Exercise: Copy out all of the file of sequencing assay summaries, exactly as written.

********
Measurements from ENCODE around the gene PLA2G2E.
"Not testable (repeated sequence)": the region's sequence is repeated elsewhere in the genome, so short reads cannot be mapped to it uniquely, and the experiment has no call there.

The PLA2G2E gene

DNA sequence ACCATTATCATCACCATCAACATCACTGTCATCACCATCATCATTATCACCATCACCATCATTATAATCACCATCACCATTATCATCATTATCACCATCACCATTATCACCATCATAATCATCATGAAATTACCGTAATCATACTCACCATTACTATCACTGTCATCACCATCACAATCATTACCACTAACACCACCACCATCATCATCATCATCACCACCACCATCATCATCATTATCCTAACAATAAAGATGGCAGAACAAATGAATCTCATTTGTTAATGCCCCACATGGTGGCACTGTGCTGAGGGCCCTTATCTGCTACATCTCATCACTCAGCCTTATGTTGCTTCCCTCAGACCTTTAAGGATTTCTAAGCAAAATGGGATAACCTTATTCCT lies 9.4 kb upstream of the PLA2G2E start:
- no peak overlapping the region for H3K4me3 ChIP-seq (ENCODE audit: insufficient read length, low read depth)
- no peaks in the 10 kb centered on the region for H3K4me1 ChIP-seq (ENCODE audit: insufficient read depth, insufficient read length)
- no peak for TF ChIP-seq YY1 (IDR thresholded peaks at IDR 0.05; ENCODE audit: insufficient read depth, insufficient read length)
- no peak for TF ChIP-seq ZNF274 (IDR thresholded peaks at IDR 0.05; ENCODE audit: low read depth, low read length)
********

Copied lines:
Measurements from ENCODE around the gene PLA2G2E.
"Not testable (repeated sequence)": the region's sequence is repeated elsewhere in the genome, so short reads cannot be mapped to it uniquely, and the experiment has no call there.

The PLA2G2E gene

DNA sequence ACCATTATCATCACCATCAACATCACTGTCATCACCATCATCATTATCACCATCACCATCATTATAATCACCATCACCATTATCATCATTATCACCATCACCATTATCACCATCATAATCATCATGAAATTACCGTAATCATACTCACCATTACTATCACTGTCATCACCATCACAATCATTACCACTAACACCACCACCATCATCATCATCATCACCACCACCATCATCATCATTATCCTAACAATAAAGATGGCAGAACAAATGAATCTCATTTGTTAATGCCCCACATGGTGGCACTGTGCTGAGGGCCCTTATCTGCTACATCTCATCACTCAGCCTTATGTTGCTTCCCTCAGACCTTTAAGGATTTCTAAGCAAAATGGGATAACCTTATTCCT lies 9.4 kb upstream of the PLA2G2E start:
- no peak overlapping the region for H3K4me3 ChIP-seq (ENCODE audit: insufficient read length, low read depth)
- no peaks in the 10 kb centered on the region for H3K4me1 ChIP-seq (ENCODE audit: insufficient read depth, insufficient read length)
- no peak for TF ChIP-seq YY1 (IDR thresholded peaks at IDR 0.05; ENCODE audit: insufficient read depth, insufficient read length)
- no peak for TF ChIP-seq ZNF274 (IDR thresholded peaks at IDR 0.05; ENCODE audit: low read depth, low read length)